India overtakes the UK as fifth largest economy in the world

Sam Slator 05/04/2023 in Equities, Asia/Emerging Markets

A decade ago, India was the world’s 11th largest economy. Today it is the 5th largest, bigger than the UK*.

With 6.1% growth predicted for 2023 – the fastest growth rate in the world – and 6.8% in 2024, it is also likely to become the 4th largest economy in the world by 2027*.

In the last couple of years, strong economic growth has coincided with strong equity returns in the country. In 2021, the MSCI India returned 27% compared with losses of -1.6% for the wider MSCI Emerging Markets index and -3.8% for the MSCI Asia ex Japan index**.

2022 was a similar story, with the MSCI India returning 3.6% while the wider markets fell again to the tune of 10% each***.

However, the Indian stock market has had a tough start to 2023, with the index falling just under 10%. So, can the good times return?

What’s the short term outlook for Indian equities?

“India’s outperformance in 2021 and 2022 was driven by India specific events such as coming out of Covid strongly and the reforms the government put in place,” commented Hiren Dasani, manager of the Goldman Sachs India Equity Portfolio.

“Today the index is expensive, so the argument is against it, but there are strong earnings that are still coming through and we are still in the mid-cycle of recovery,” he continued. “I’m not worried about valuations – in the short term, Indian equities might underperform, but in the mid-long term, domestic growth is still favourable.”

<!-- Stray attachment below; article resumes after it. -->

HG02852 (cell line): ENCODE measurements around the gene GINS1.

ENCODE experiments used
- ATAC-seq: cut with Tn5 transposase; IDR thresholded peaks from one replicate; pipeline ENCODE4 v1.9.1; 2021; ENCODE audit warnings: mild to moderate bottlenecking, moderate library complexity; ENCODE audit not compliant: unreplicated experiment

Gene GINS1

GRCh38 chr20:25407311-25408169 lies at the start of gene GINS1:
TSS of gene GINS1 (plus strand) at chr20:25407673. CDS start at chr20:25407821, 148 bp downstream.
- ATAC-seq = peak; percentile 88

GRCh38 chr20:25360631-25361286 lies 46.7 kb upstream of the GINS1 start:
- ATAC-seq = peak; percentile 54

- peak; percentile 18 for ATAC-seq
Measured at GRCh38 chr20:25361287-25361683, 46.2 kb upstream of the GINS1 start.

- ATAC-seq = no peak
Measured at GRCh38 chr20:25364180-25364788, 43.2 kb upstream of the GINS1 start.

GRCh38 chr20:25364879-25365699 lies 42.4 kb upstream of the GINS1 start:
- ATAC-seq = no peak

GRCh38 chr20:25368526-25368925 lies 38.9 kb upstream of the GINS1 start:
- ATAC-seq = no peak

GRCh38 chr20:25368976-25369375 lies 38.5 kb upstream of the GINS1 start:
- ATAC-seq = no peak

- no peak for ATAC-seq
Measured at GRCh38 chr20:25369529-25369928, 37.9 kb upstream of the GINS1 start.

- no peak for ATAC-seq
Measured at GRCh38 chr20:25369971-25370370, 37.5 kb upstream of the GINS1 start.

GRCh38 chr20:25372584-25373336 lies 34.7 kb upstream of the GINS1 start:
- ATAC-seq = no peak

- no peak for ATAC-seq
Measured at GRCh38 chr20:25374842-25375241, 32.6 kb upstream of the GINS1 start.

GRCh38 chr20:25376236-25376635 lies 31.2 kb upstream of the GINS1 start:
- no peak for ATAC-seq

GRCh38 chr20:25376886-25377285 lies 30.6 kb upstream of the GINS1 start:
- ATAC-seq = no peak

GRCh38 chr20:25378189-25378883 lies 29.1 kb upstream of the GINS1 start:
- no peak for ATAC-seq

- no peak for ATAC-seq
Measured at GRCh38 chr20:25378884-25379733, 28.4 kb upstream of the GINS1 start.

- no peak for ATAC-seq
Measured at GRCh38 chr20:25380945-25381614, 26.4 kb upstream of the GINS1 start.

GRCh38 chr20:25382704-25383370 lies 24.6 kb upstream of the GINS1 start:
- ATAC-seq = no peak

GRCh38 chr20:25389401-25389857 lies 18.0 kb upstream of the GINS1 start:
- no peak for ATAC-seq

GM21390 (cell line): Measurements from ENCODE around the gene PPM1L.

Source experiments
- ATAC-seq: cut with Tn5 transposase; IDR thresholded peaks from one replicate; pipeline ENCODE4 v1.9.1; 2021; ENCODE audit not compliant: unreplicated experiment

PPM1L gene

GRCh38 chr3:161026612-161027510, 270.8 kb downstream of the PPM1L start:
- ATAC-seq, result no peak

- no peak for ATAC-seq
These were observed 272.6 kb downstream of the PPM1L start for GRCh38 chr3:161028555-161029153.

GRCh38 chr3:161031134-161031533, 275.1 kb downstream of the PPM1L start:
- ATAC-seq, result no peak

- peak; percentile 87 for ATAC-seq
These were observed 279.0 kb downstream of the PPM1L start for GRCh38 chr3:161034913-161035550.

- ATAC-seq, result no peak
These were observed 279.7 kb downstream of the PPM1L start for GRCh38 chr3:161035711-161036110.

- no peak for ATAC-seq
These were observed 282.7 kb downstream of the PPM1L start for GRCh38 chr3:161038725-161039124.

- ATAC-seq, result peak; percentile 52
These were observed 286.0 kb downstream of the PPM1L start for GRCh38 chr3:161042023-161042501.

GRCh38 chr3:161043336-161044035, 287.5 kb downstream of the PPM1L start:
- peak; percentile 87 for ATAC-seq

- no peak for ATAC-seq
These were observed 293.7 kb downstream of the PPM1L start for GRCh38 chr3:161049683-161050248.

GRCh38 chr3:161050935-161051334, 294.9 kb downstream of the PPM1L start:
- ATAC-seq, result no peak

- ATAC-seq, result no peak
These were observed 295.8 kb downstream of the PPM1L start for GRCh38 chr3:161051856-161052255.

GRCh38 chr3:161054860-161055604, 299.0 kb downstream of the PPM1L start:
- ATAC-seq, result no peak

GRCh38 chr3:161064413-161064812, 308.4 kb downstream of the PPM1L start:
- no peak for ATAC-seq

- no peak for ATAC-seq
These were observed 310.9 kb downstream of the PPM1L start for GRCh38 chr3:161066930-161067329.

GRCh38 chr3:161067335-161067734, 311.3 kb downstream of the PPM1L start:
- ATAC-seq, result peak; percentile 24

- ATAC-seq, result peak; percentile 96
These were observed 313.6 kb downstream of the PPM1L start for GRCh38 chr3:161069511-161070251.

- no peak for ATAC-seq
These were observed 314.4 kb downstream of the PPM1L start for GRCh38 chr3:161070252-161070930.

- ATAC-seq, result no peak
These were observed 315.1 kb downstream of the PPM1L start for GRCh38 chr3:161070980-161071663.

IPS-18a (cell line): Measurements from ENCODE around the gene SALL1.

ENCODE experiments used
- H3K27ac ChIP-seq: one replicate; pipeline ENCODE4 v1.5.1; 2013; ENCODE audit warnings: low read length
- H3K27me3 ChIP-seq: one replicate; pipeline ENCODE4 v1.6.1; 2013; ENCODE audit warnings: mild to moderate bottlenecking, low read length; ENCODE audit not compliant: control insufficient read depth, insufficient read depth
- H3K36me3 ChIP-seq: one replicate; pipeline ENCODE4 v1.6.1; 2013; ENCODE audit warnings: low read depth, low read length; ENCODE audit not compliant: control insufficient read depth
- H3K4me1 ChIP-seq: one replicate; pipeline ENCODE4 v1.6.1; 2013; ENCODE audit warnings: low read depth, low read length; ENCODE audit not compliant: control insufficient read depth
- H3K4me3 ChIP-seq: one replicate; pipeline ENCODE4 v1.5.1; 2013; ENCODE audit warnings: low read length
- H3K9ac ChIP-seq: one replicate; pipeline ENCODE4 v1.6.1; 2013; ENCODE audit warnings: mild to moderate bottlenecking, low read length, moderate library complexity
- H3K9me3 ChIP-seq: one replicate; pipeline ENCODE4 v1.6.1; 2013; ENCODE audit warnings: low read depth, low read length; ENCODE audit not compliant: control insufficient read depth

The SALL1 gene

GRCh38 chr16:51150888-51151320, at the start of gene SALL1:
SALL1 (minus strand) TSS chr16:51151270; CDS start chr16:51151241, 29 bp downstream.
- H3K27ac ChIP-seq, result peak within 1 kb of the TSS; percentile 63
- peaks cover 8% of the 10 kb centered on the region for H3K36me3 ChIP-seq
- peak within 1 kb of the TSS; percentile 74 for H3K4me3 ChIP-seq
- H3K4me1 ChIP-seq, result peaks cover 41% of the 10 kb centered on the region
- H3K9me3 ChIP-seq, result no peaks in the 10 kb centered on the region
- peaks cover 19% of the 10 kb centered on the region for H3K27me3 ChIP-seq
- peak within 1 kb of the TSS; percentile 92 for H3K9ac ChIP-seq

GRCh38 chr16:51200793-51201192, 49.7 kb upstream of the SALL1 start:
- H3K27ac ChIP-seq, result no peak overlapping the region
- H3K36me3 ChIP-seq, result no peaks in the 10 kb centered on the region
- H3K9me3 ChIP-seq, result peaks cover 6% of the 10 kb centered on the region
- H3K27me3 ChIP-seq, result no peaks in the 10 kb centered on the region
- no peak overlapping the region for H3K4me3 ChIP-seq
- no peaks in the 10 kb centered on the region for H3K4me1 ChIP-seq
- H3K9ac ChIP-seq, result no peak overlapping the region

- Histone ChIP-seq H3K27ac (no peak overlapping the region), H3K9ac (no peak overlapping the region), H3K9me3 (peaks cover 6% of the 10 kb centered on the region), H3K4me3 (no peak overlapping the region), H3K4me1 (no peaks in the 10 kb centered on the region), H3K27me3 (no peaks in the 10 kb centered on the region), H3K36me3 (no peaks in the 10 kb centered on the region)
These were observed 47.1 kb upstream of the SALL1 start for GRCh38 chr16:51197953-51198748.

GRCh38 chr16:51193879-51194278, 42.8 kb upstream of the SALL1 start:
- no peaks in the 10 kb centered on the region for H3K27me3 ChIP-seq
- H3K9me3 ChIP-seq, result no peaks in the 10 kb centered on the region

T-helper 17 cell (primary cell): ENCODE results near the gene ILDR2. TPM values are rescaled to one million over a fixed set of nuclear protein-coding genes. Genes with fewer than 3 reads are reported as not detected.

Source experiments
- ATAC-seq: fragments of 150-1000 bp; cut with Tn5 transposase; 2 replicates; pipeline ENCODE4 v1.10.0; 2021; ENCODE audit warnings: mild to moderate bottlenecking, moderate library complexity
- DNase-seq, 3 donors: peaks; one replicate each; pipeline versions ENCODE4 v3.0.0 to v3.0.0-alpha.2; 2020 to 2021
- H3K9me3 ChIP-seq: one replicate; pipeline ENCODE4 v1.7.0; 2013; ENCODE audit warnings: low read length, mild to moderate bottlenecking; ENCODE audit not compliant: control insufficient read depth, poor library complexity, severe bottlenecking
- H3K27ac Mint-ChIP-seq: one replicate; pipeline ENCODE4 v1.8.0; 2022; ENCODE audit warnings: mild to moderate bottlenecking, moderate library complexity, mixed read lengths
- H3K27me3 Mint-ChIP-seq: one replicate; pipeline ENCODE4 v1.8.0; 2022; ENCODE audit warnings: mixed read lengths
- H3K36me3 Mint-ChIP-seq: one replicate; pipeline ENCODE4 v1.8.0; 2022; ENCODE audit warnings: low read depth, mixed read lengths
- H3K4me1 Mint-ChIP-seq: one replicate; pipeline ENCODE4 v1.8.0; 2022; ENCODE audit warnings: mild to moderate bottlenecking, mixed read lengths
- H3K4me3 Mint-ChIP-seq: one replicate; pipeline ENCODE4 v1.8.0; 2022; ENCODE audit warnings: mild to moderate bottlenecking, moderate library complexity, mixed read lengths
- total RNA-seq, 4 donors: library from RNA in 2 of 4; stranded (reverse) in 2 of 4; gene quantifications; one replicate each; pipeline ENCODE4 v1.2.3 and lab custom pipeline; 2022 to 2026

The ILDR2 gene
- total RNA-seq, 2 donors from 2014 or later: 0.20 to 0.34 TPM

Dividends continue to grow

Another area that may interest investors, is the growing dividends to be found in the country. According to the latest Janus Henderson Global Dividend Index, Brazil, China and India accounted for three quarters of the dividend increase, year-on-year, in emerging markets.

“In India, software and IT service companies accounted for four tenths of the annual increase,” the report stated. The country saw record dividends in 2022. In fact, dividends have almost doubled since 2016.

Long-term themes

Stewart Investors cites a number of long-term themes that will support investment in the country going forward. These include a lower carbon future, infrastructure investment, improvements in the healthcare and financial services ecosystems, and a revival of the property cycle.

Sashi Reddy, manager of the Stewart Investors Indian Subcontinent Sustainability fund, commented: “The region is home to roughly 20-25% of the world’s population, but currently ranks 132 in the Human Development Index, while its neighbours aren’t doing much better.

“Many human development issues such as access to affordable finance, quality healthcare and education, and infrastructure are yet to be solved. An impending climate crisis means the subcontinent has to leapfrog many phases of evolution that the West or even China have endured. Evolution of mobile telephony, digital payments and e-commerce is evidence that such leapfrogging is both possible and desirable.

“If the Indian economy grows at 6% per annum, we believe it will take India roughly 30 years to reach the standards of living we see in China today, as per our estimates. This is an attractive long-term opportunity for investors. However, a stable socio-political regime with sufficient checks and balances is necessary to stay on this development path.”